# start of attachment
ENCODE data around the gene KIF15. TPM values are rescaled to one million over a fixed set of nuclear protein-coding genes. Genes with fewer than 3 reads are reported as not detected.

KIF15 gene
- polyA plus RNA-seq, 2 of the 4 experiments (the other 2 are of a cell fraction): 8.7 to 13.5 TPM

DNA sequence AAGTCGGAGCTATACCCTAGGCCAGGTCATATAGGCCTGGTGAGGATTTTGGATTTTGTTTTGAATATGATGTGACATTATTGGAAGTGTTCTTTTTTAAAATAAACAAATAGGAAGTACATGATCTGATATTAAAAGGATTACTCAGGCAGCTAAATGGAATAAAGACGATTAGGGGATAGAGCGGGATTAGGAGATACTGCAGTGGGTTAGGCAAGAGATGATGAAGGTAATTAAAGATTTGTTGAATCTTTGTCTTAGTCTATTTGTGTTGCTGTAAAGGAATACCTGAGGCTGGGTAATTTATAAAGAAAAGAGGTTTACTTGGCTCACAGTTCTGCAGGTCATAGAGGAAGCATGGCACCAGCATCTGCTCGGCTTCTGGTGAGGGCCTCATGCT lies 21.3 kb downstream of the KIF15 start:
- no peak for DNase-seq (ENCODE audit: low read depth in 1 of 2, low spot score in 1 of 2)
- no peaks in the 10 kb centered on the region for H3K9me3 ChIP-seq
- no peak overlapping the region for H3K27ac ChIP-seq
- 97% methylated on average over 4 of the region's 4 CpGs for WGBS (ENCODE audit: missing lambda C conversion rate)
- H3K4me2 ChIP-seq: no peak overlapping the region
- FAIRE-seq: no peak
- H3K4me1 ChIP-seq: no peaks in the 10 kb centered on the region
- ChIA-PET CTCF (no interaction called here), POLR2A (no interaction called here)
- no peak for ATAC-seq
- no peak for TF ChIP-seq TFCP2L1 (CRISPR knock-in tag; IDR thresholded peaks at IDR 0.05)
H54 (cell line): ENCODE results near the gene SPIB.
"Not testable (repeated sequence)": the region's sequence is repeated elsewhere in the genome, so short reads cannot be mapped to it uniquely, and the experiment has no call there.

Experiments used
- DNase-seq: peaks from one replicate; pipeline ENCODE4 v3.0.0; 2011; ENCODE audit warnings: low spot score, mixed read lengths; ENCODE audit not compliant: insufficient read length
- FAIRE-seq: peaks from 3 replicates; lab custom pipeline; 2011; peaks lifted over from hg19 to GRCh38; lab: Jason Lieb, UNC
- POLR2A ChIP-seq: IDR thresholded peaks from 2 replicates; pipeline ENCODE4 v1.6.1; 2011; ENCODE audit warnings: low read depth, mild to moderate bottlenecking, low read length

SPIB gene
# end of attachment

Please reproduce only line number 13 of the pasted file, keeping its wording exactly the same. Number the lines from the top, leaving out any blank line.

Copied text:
- no peak for ATAC-seq